Rhetoric

What is wrong with me. That’s usually the question most of us start with, when it becomes evident that our desires are out of synch with the rest of society we assume there’s something wrong with us. For an outsider the question is always ‘what’s wrong with them,’ ‘why must they act in that way.’ The default assumption tends to be the least charitable. 

So let’s explore the science a bit. Some speak of the gender binary in absolute terms, while others feel that gender is more like a broad spectrum. Both concepts serve a purpose but the reality is much more complex. There are currently over 7 billion configurations of human, each one is unique and becoming more so with every moment lived, and this doesn’t even scratch the surface of what’s possible. 

Genetics are pretty complicated, I won’t pretend to understand them. The experts certainly don’t, seriously the first thing any researcher worth their salt will tell you is that our ignorance of the human machine vastly outweighs our insight. That said there are a few things we do know when it comes to gender. The first is that while there are noticeable differences between male and female, we are all built from the same parts, and there are an inconceivable number of parts. 

Hormones tell those parts what to do, but these instructions are given to different parts at different times, it’s been proven that it is absolutely possible for those instructions to go off track. Concrete examples of this include but are not limited to intersex conditions. This is no accident, from a secular standpoint nature thrives on diversity, from a theological standpoint God doesn’t make mistakes. 

Heads up I’m going to talk about body parts now 🙂 We know that every fetus begins in a female state, we know that there is one tiny part of one chromosome that determines whether the gonads become testicles or ovaries. Testicles produce testosterone and eventually the rest of the body gets reconfigured into a male state, no testosterone and the body stays female. Usually. 

As stated earlier we know that there is a lot of room for variation. What we don’t know is precisely what effect these variations might have. This represents a knowledge gap but not an insurmountable one. After all there may be over 7 billion configurations of human but there are trends we can observe. 

Numbers vary depending on who you ask but even with a conservative estimate there are hundreds of thousands of people in the US alone who identify as transgender. Everyone’s journey is a bit different but there are several consistent elements among personal accounts. For example most claim severe distress at living in their assigned gender. Many, though not all claim to have known or at least suspected from a young age. Very few accounts claim that these feelings have changed much over their lifetime.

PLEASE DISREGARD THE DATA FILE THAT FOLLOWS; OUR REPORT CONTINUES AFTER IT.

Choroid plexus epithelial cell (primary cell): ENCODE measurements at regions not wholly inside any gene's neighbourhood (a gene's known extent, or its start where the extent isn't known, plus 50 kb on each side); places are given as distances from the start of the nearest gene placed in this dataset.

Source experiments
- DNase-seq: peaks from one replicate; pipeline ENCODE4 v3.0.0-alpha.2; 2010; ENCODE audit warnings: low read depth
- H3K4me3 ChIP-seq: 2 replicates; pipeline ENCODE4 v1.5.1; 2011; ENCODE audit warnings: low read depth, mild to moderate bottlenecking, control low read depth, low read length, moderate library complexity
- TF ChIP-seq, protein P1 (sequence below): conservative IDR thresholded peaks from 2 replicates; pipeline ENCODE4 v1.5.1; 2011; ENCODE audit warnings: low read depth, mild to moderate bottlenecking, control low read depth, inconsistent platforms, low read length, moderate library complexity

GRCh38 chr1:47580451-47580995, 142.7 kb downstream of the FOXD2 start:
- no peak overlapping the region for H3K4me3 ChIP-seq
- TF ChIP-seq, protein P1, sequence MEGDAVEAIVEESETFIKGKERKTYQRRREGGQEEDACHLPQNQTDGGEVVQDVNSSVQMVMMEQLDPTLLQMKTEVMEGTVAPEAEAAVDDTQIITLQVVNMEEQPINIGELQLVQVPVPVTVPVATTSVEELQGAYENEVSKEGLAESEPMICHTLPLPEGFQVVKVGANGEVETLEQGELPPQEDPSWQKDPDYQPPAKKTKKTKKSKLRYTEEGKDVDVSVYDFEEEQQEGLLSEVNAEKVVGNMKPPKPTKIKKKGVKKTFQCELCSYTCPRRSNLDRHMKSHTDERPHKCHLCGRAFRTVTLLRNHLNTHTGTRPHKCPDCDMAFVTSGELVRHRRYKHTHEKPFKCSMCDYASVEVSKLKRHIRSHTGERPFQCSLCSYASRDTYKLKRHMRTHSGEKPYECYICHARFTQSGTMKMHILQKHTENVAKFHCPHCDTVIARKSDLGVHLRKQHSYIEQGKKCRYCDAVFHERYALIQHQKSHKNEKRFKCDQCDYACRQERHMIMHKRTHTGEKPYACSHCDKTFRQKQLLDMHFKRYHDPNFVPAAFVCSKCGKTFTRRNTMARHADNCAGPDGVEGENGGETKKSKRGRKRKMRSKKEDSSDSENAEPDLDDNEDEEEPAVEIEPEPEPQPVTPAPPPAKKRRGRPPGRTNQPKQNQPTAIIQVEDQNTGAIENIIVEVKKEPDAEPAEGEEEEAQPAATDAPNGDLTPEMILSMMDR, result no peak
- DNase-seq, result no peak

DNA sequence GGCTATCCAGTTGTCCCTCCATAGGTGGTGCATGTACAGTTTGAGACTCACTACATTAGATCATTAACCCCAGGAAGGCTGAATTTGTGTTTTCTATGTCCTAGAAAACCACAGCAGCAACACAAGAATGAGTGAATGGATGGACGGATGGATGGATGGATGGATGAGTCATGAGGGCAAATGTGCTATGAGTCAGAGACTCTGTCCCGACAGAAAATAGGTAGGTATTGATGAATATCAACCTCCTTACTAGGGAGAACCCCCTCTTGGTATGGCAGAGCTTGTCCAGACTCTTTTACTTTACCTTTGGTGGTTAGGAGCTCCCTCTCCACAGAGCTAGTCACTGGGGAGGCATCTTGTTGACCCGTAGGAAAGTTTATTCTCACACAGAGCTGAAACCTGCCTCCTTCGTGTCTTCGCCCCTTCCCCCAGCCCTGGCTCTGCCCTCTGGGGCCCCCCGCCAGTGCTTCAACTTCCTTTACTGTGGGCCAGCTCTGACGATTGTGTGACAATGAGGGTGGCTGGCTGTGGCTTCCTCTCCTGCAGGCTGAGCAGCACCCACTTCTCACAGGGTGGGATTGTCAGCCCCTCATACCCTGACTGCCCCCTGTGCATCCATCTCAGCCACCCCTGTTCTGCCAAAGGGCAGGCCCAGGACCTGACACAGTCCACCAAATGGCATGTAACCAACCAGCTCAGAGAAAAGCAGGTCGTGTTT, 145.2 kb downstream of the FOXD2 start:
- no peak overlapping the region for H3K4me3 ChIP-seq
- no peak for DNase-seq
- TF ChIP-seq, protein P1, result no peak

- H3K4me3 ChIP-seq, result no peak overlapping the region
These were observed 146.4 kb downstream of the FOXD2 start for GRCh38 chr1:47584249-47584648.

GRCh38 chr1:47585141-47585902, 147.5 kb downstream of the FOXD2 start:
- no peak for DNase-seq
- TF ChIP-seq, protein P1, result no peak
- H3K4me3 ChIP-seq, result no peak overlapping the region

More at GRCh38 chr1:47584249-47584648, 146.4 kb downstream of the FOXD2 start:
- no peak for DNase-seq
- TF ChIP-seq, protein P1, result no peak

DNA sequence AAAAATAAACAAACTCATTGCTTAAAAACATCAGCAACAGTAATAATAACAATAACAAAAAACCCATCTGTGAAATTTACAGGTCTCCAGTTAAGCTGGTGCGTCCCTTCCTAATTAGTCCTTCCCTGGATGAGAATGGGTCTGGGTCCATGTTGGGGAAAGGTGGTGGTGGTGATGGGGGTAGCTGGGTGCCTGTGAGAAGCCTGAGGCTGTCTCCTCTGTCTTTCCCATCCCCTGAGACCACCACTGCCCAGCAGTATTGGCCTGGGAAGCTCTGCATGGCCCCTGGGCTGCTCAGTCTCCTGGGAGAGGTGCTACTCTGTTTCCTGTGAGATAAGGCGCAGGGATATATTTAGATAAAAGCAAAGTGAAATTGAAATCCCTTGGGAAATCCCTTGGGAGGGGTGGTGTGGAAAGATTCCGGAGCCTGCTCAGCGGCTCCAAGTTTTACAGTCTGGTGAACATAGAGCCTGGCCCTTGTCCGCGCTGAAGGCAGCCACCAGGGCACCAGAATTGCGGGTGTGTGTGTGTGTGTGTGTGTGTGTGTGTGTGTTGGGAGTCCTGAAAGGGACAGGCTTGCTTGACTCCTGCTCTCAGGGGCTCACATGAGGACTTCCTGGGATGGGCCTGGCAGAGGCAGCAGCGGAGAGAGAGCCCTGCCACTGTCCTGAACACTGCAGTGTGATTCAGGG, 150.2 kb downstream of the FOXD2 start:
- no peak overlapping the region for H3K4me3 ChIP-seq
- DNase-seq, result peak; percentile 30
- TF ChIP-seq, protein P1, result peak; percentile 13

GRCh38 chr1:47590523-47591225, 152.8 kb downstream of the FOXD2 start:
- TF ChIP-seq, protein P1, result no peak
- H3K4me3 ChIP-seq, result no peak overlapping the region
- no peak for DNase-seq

It has been established that male and female brains operate differently from one another. It has also been observed that transgender brains operate differently than cisgender brains, and that a transgender brain more closely resembles that of their identified gender. There have been a number of studies with varying conclusions, most support this idea, a few are inconclusive but none refute it. 

This doesn’t necessarily rule out other possibilities, once again 7 billion configurations of human, each one is different. But if someone is going to state that transgenderism simply isn’t a thing I expect them to bring more to the discussion than hollow rhetoric about how a person is not a dinosaur just because they think they’re a dinosaur.  

And really why does it matter what causes it, why can’t we all just accept one another for who we are? Below are some links in support of the facts I’ve stated. I tend to read a lot…

Cercor Oxford Journals – Structural Connectivity Networks of Transgender People 

http://cercor.oxfordjournals.org/content/early/2014/09/12/cercor.bhu194.full.pdf

Medical University of Vienna – Networks of the brain reflect the individual gender identity

http://www.meduniwien.ac.at/homepage/1/news-and-topstories/?tx_ttnews%5btt_news%5d=5379&cHash=37835742aa84acd6b6b2505337c854dd

Science Daily – Transgender: Evidence on the biological nature of gender identity

http://www.sciencedaily.com/releases/2015/02/150213112317.htm

PsyPost – Researchers unravel mechanism that plays key role in sexual differentiation of brain

Researchers unravel mechanism that plays key role in sexual differentiation of brain

acadamia.edu – What’s in a Gender? Studies of Brain Structure Find Evidence for Neurological Basis of Transgender Identity

http://www.academia.edu/7346016/What_s_in_a_Gender_Studies_of_Brain_Structure_Find_Evidence_for_Neurological_Basis_of_Transgender_Identity

Pub Med – Regional gray matter variation in male-to-female transsexualism.

http://www.ncbi.nlm.nih.gov/pubmed/19341803

Here is another study that doesn’t deal with transgenderism per se, but focuses on the effects of attempting to socialize someone into a gender that doesn’t match their actual gender identity.

New England Journal of Medicine – Discordant Sexual Identity in Some Genetic Males with Cloacal Exstrophy Assigned to Female Sex at Birth

http://www.nejm.org/doi/full/10.1056/NEJMoa022236

This is a Huffington Post article that elaborates on some misconceptions regarding transgender research.

Huffington Post – Myths About Transition Regrets

http://m.huffpost.com/us/entry/6160626

Here is an article from TransAdvocate, admittedly a biased source but it’s quite thorough and contains several helpful links.

Trans Advocate – Clinging to a dangerous past: Dr Paul McHugh’s selective reading of transgender medical literature

Clinging to a dangerous past: Dr Paul McHugh’s selective reading of transgender medical literature

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